Backinjuries.jpgBack injuries are one of the most common causes of pain among patients. In fact, lower back pain is the number one cause of disability and the second most cited reason for a doctor visit. As a practitioner, you have most likely treated back injuries caused in a number of ways, including athletes who pushed just a little too far and non-athletes who pulled a back muscle doing a normal everyday activity.

Treatment of back muscle injuries varies depending on the cause and the severity of the injury, but many patients may benefit from a combination of rest, cold therapy, compression, and physical therapy exercises to strengthen and stretch the appropriate muscles.

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Initial Exercises for Back Injury Patients

Immediately after a back injury, the muscles and surrounding tissues are inflamed and painful. Some patients might experience very limited range of motion and severe pain for a number of days. During this period, it’s important for the patient to try to avoid unnecessary movement and focus on controlling the pain. You might prescribe a prescription or OTC pain medication depending on how extreme the pain is. Patients may also benefit from cold therapy which can help reduce swelling and numb the area around the injury, reducing the sensation of pain.

If range of motion allows, mild stretching and strengthening exercises can be introduced, including:

  • Cat/cow: Start on all fours and alternate rounding and arching the back. Keep the range of motion relatively limited during the initial phase of recovery.
  • Side bend: While standing with one arm overhead, gently bend the spine to reach the arm toward the opposite side of the body.
  • Partial crunches: In a supine position with feet on the floor, maintain a neutral spine and use the abdominal muscles to lift the shoulders off the ground.
  • Hamstring stretches: In a supine position with feet on the floor, extend one leg toward the ceiling and slowly straighten the knee to create a gentle stretch.
  • Wall sits: With feet about a foot away from a wall, press back into the wall until the knees are at a right angle, and hold the supported squat position for 10 seconds.
  • Pelvic tilt: In a supine position with feet on the floor, slowly tilt the pelvis toward the ceiling and hold the position for 10 seconds.

It’s important to avoid exercises that involve lifting weight, forward bending, or cardio that causes impact, like running or jumping. Let patients, especially athletes, know that any exercises that cause pain should also be avoided.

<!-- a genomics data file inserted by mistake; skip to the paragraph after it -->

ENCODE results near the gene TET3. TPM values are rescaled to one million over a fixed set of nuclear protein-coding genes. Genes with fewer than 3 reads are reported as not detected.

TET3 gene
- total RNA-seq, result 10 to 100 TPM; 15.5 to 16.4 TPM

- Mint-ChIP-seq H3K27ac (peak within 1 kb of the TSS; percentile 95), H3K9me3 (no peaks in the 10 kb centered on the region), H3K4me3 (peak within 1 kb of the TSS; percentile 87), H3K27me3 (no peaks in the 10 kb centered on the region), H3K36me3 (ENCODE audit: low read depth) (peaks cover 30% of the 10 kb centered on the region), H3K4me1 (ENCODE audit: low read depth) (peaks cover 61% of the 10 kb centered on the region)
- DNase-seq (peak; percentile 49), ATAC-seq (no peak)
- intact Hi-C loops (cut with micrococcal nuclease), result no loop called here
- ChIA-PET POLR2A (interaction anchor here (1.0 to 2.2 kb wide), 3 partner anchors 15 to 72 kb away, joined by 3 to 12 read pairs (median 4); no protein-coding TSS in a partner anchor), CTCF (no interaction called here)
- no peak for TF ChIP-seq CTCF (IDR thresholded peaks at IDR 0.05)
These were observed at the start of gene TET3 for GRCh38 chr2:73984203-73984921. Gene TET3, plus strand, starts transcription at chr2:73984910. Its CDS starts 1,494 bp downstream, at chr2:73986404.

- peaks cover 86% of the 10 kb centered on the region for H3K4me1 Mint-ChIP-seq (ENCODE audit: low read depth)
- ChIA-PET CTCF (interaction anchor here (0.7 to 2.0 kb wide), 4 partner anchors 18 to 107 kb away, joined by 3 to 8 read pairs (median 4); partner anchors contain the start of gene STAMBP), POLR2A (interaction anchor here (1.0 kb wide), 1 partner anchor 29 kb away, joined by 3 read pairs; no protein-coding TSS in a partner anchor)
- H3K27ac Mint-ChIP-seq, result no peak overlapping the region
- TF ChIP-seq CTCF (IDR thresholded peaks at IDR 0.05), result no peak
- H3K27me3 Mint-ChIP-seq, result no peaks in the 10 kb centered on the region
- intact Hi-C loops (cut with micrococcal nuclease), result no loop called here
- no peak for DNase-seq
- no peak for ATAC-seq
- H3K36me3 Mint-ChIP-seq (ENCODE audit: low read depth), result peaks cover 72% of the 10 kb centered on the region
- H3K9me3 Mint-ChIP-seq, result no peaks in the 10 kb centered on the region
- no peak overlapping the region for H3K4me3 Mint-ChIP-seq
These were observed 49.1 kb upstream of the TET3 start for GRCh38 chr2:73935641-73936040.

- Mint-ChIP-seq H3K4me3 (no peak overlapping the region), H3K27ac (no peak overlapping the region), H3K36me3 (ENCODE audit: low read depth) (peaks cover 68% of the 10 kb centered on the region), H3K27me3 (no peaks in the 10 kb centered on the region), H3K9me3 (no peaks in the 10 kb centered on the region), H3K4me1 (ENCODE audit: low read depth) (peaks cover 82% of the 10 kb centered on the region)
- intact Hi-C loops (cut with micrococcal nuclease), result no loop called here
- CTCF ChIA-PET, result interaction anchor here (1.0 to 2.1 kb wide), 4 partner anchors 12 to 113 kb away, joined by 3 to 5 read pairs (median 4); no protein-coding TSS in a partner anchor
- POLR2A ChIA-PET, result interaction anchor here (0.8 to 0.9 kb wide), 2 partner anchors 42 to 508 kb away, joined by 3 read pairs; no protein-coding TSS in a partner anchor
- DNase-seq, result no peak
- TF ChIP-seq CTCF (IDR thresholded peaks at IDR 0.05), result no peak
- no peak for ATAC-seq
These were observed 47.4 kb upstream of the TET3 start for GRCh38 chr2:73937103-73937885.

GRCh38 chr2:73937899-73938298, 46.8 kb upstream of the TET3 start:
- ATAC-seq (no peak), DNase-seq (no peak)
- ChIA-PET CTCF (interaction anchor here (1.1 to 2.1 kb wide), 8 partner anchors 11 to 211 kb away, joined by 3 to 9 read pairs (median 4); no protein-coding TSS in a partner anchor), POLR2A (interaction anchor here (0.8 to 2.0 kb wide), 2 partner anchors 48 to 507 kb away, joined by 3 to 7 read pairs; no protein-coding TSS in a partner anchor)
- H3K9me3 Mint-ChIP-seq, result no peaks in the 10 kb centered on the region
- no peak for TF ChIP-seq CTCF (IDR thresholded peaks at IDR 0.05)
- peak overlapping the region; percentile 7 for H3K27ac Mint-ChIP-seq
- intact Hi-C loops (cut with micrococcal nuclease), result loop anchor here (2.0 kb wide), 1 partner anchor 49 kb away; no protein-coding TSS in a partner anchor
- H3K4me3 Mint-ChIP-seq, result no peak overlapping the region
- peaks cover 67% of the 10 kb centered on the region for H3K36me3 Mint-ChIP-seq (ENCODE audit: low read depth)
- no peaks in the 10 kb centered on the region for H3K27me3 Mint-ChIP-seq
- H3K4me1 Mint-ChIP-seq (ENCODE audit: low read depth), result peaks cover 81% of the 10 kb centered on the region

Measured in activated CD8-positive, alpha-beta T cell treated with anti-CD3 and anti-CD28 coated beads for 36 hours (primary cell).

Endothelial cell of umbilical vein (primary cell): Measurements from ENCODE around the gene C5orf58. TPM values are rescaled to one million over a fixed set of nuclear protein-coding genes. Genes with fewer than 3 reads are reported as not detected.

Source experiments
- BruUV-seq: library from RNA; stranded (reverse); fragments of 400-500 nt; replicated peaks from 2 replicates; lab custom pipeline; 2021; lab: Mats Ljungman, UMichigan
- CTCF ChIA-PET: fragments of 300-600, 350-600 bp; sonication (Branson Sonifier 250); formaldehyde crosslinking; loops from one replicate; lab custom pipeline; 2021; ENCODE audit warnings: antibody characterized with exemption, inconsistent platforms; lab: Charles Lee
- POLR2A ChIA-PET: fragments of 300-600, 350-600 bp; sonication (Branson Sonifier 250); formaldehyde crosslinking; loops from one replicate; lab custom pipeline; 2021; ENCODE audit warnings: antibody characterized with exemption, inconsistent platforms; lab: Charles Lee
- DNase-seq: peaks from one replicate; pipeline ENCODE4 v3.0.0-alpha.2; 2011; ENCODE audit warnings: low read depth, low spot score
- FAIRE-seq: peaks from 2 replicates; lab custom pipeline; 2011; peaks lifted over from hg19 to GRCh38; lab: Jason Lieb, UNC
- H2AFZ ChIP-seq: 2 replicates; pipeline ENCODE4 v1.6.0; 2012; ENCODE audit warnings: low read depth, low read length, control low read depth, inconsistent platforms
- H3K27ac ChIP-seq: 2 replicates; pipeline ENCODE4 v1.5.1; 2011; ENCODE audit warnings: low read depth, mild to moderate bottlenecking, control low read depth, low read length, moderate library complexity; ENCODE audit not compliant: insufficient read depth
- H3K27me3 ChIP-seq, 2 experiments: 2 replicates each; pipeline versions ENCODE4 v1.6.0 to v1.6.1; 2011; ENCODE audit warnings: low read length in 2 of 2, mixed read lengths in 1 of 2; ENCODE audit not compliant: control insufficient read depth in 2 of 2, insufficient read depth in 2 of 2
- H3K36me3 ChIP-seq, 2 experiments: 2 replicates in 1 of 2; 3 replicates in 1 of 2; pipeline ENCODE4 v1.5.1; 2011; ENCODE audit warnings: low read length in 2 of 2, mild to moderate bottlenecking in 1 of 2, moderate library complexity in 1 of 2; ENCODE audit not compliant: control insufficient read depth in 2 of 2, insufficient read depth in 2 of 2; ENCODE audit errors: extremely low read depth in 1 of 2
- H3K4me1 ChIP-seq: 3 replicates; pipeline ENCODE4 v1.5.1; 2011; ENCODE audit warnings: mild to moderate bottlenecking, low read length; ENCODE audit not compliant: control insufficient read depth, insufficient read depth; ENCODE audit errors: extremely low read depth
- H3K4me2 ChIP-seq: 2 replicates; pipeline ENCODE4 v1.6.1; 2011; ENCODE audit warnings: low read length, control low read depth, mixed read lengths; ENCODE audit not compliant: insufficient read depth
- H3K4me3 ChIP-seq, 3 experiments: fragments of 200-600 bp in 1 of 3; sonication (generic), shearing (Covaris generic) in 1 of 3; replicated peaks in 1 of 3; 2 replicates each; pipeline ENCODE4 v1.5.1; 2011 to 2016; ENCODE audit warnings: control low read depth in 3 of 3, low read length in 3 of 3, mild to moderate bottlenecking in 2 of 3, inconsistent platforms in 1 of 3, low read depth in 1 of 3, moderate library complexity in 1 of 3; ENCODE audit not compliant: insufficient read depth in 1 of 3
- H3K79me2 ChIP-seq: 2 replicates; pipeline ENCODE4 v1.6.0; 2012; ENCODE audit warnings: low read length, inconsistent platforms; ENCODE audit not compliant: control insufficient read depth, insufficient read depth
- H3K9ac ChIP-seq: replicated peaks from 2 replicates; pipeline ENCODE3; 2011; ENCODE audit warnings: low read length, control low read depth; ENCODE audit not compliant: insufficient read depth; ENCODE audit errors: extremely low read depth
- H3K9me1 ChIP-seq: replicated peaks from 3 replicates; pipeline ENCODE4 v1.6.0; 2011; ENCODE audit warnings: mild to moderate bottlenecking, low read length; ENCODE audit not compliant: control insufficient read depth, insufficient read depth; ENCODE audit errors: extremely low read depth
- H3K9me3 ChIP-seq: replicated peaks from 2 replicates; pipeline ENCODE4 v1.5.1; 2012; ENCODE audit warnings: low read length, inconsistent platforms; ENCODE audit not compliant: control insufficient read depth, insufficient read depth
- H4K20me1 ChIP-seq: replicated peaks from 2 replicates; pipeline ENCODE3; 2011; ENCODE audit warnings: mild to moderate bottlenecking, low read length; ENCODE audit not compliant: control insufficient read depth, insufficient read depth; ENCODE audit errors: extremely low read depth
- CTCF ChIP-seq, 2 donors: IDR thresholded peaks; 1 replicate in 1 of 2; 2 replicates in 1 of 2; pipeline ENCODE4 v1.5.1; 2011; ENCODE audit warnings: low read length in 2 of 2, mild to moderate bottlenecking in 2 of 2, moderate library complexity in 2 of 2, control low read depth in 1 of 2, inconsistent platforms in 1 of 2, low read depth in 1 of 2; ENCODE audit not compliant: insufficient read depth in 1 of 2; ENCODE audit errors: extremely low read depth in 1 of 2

Strengthening Exercises for Back Injury Patients

It’s a common misconception that back injuries require long periods of rest. After the initial pain and inflammation have sufficiently subsided, it’s important for patients to try and start strengthening their back muscles. This may help provide necessary support to the spine and may also help prevent future injury.

Some of the strengthening exercises to include during this phase of recovery build on the exercises above, such as:

  • Prone back extension or half cobra pose
  • Cat/cow with a larger range of motion
  • Full crunches
  • Air squats with correct form and no weight
  • Bridge pose or full back bends

A Recommended Treatment Regimen

Depending on the patient, you might want to schedule several physical therapy sessions to teach the appropriate exercises to be performed at home. For patients who have experienced a back injury before, they might just need a reminder of the recommended course of treatment. You can customize this framework for each patient:

  • Rest, cold therapy, and pain medication as needed or prescribed for the first few days while range of motion is limited and inflammation is at its peak
  • Light strengthening and stretching exercises for 10 to 30 minutes, up to three times per day until the exercises can be performed without pain
  • Ongoing strengthening exercises to improve spinal support and prevent future back muscle injuries

We have created a free tip sheet for selecting the right treatment of back muscle injuries that you can keep on hand. This resource, which you can distribute to patients, will allow you to easily provide recommendations for at-home treatment. Download it today so you have it for your next back injury patient.

Muscle Strain Tip Sheet